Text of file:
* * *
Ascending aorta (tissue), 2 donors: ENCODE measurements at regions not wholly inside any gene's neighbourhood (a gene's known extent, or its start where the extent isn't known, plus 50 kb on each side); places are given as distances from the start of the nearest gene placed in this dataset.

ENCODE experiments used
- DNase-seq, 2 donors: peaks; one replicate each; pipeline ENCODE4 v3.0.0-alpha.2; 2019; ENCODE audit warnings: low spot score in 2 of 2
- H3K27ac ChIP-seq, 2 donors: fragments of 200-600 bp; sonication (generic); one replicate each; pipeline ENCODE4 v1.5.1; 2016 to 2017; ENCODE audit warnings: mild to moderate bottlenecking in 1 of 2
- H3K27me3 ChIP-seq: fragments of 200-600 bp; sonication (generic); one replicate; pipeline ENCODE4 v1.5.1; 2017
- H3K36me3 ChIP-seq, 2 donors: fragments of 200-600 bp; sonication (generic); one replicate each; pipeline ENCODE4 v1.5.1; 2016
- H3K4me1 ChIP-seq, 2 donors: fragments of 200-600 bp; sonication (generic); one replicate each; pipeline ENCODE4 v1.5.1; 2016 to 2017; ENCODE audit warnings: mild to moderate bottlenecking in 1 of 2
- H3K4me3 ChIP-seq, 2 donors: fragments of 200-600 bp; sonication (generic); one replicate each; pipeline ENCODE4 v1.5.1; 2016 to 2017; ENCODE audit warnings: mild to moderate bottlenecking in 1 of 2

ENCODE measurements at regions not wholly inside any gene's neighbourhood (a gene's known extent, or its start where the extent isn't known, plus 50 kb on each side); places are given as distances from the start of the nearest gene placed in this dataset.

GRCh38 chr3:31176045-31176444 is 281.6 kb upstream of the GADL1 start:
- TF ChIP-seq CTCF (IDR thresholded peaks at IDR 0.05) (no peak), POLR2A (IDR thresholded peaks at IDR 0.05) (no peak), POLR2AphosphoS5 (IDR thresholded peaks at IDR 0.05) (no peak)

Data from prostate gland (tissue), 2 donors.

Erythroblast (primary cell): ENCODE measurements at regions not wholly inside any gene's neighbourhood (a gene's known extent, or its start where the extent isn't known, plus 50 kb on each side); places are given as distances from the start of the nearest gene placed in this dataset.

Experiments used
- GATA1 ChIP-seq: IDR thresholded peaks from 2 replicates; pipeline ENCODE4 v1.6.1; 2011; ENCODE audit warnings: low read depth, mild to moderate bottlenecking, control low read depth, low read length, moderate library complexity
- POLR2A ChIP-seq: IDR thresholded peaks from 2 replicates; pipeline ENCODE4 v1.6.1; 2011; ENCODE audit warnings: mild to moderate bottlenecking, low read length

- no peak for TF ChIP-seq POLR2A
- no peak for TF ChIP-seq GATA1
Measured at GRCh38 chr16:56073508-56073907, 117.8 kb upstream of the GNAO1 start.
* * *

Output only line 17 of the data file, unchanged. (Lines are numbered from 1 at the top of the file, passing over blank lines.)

- no peak for TF ChIP-seq POLR2A